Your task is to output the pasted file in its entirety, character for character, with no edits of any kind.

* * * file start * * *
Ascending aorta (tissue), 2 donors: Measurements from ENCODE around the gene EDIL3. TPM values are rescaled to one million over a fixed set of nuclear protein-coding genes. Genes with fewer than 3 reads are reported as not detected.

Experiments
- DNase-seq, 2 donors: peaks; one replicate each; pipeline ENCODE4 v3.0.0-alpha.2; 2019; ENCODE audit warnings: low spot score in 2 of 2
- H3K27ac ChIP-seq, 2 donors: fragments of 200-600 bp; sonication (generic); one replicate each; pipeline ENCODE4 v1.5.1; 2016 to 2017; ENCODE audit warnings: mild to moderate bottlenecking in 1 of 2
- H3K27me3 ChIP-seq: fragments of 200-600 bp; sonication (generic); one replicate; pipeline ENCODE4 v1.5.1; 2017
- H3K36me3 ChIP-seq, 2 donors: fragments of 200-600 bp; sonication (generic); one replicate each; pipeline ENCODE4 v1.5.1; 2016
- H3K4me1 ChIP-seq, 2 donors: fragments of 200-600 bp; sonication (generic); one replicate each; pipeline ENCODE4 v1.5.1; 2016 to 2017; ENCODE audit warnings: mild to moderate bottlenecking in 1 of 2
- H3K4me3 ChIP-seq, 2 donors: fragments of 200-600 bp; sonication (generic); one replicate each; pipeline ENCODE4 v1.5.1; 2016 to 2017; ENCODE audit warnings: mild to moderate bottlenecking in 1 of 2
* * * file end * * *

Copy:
Ascending aorta (tissue), 2 donors: Measurements from ENCODE around the gene EDIL3. TPM values are rescaled to one million over a fixed set of nuclear protein-coding genes. Genes with fewer than 3 reads are reported as not detected.

Experiments
- DNase-seq, 2 donors: peaks; one replicate each; pipeline ENCODE4 v3.0.0-alpha.2; 2019; ENCODE audit warnings: low spot score in 2 of 2
- H3K27ac ChIP-seq, 2 donors: fragments of 200-600 bp; sonication (generic); one replicate each; pipeline ENCODE4 v1.5.1; 2016 to 2017; ENCODE audit warnings: mild to moderate bottlenecking in 1 of 2
- H3K27me3 ChIP-seq: fragments of 200-600 bp; sonication (generic); one replicate; pipeline ENCODE4 v1.5.1; 2017
- H3K36me3 ChIP-seq, 2 donors: fragments of 200-600 bp; sonication (generic); one replicate each; pipeline ENCODE4 v1.5.1; 2016
- H3K4me1 ChIP-seq, 2 donors: fragments of 200-600 bp; sonication (generic); one replicate each; pipeline ENCODE4 v1.5.1; 2016 to 2017; ENCODE audit warnings: mild to moderate bottlenecking in 1 of 2
- H3K4me3 ChIP-seq, 2 donors: fragments of 200-600 bp; sonication (generic); one replicate each; pipeline ENCODE4 v1.5.1; 2016 to 2017; ENCODE audit warnings: mild to moderate bottlenecking in 1 of 2